Water hog
A water hog is a machine that removes water from sports grounds. The water hog was invented by Hugh McLaughlin
Hugh McLaughlin
This article is about the Irish publisher Hugh McLaughlin. For the 19th century US politician see Hugh McLaughlin .Hugh McLaughlin was an Irish publisher and inventor. He was married to Nuala Ryan....


Driven by a rider, it has a wide, front roller that absorbs the water, transfers it to a storage tank, and allows it to be discharged in a safe location. Water hogs can suck off excess water at a rate of 200 gallons per minute and throw it as far as 100 feet away from the machine. It is designed so that it will not damage the turf.

Originally devised for use on cricket pitch
Cricket pitch
In the game of cricket, the cricket pitch consists of the central strip of the cricket field between the wickets - 1 chain or 22 yards long and 10 feet wide. The surface is very flat and normally covered with extremely short grass though this grass is soon removed by wear at the ends of the...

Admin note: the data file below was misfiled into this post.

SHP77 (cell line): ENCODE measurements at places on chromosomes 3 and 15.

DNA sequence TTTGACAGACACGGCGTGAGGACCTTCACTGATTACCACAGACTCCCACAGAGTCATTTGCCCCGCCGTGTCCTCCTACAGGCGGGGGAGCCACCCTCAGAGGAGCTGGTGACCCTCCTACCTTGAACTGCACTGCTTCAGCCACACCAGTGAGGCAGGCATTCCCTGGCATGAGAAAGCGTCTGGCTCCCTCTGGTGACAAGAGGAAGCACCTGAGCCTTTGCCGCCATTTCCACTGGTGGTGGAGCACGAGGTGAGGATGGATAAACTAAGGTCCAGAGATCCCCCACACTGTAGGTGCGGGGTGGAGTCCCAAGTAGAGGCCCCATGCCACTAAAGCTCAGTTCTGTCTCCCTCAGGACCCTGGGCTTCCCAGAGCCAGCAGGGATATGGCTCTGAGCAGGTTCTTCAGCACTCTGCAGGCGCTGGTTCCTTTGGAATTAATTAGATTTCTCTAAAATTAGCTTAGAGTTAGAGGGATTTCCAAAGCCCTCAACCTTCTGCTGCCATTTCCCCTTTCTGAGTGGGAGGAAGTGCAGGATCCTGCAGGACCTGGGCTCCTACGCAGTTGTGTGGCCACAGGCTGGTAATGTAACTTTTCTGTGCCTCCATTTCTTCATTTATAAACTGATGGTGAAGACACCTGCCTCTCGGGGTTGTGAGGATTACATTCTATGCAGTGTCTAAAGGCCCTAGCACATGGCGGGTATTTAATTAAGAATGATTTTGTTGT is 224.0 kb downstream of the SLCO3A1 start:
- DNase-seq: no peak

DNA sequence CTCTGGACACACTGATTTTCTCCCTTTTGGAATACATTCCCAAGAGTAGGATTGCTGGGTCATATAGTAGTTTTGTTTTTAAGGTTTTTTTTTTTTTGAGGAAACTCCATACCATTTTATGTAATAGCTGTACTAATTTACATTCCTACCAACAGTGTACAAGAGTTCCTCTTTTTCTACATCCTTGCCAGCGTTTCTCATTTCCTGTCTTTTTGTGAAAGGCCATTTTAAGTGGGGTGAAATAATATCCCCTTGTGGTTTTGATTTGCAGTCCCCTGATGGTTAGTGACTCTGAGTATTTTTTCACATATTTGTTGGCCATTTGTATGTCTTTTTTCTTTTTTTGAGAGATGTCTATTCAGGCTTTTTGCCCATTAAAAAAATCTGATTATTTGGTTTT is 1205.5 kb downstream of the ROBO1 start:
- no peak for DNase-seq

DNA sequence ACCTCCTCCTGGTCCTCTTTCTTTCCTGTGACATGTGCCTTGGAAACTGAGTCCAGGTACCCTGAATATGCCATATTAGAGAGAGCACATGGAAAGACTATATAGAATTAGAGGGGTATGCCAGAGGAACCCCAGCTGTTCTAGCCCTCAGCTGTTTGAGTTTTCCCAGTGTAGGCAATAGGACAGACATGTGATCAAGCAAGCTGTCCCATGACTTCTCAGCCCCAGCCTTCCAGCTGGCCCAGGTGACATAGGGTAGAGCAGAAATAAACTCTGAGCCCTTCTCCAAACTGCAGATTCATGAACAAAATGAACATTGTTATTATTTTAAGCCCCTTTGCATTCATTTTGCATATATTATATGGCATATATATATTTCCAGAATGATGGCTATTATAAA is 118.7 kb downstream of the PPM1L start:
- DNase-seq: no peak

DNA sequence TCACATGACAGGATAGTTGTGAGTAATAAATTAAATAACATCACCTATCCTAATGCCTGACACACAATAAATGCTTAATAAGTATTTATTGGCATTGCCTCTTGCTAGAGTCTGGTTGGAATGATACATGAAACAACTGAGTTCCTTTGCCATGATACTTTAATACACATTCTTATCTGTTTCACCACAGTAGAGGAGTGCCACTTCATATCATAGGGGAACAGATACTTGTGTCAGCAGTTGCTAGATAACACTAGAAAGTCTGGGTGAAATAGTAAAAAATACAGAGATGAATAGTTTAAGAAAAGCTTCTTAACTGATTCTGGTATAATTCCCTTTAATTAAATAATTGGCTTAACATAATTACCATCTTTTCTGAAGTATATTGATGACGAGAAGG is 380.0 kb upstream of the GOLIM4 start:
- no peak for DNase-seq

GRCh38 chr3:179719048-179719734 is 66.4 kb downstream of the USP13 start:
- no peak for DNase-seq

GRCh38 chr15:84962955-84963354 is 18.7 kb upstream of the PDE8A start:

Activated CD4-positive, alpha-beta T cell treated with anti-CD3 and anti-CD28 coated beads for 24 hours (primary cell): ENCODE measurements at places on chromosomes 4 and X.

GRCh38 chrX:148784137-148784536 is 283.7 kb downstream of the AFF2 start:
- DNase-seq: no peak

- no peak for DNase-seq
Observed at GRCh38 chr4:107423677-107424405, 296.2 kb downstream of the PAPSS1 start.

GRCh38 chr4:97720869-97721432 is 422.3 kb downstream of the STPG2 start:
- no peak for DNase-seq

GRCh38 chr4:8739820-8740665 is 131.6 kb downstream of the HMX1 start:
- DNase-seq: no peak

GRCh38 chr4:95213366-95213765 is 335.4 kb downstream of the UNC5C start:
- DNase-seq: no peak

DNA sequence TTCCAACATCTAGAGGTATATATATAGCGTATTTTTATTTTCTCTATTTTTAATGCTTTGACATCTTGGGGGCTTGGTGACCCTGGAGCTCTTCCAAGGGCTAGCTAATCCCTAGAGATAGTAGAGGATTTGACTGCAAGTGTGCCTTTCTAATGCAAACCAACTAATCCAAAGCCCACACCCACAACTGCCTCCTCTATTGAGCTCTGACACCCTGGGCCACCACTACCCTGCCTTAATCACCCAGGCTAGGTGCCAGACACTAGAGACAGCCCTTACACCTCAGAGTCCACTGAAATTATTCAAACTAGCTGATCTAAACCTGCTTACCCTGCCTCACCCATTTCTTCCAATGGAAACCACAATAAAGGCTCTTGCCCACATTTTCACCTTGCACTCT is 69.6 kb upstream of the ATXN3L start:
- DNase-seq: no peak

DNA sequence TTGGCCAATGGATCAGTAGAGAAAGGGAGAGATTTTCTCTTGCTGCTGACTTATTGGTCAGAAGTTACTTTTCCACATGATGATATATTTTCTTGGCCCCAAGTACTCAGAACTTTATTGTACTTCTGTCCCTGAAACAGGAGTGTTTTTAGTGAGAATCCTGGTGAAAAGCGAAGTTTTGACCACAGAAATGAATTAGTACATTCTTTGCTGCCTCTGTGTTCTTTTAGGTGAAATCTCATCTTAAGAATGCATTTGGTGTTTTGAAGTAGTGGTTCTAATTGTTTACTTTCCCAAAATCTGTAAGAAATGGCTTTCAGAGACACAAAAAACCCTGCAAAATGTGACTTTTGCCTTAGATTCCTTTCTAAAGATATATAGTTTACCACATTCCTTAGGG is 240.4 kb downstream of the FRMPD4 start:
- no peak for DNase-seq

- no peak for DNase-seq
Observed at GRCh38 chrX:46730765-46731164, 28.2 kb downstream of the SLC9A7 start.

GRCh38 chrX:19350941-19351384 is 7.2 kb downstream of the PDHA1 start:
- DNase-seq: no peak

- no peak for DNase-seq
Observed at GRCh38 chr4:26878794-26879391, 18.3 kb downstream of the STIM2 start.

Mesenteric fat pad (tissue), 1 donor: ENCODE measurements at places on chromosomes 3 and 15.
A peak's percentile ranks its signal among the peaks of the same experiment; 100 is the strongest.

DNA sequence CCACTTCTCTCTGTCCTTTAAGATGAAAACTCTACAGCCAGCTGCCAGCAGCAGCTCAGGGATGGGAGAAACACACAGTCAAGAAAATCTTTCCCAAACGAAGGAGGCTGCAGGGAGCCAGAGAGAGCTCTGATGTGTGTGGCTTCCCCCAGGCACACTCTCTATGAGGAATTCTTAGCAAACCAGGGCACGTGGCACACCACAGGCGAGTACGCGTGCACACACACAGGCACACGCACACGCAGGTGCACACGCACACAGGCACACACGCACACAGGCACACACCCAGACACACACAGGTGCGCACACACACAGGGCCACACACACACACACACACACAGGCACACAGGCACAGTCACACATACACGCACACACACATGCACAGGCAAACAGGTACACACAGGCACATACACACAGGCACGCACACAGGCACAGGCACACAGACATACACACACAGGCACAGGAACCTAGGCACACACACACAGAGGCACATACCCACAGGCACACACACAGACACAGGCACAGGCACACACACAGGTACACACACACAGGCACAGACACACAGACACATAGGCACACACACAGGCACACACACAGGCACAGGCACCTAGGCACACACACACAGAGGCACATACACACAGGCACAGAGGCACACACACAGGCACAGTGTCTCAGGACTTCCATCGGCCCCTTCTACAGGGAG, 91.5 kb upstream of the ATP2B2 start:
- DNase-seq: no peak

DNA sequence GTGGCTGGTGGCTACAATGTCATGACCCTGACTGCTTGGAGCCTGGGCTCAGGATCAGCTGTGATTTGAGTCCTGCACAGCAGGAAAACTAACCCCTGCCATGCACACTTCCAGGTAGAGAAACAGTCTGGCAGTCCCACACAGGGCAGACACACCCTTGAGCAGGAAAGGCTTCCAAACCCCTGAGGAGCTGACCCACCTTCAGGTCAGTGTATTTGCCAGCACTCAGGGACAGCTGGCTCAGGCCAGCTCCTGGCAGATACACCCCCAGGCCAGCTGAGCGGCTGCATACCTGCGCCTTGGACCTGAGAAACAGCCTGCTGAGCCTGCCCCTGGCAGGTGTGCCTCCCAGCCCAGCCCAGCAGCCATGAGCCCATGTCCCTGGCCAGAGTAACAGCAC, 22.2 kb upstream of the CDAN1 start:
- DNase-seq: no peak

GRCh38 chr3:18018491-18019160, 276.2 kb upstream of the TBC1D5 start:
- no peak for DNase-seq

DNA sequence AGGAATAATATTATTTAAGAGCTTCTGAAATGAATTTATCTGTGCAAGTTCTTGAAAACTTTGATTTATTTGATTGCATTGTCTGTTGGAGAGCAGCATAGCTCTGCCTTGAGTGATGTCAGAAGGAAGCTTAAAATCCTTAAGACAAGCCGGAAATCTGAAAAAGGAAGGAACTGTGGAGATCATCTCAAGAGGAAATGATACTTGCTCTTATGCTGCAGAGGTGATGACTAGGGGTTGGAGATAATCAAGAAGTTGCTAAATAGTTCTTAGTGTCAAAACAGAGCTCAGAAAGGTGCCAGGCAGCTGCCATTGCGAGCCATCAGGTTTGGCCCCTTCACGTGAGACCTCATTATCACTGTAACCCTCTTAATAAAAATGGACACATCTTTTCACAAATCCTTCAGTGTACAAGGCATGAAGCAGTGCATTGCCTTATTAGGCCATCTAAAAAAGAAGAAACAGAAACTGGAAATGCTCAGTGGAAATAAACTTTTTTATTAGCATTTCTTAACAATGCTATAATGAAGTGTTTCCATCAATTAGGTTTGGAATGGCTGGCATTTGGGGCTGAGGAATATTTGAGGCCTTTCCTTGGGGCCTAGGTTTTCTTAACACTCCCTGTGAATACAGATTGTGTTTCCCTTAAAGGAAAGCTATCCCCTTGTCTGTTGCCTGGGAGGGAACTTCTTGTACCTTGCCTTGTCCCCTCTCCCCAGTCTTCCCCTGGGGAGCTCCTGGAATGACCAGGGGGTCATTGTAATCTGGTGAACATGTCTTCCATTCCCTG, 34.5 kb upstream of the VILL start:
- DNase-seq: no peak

es, it is now used at a wide range of sporting venues including golf
Golf is a precision club and ball sport, in which competing players use many types of clubs to hit balls into a series of holes on a golf course using the fewest number of strokes....

 putting greens, football grounds, American football stadiums, and even at gaelic football
Gaelic football
Gaelic football , commonly referred to as "football" or "Gaelic", or "Gah" is a form of football played mainly in Ireland...

 stadiums where it has proved very successful.


The water hog at the Taunton cricket ground failed, in May 2006, delaying the start of the Somerset
Somerset County Cricket Club
Somerset County Cricket Club is one of the 18 major county clubs which make up the English and Welsh domestic cricket structure, representing the historic county of Somerset...

 v Hampshire
Hampshire County Cricket Club
Hampshire County Cricket Club represents the historic county of Hampshire in cricket's County Championship. The club was founded in 1863 as a successor to the Hampshire county cricket teams and has played at the Antelope Ground from then until 1885, before moving to the County Ground where it...

 C&G Trophy match, which was subsequently abandoned.
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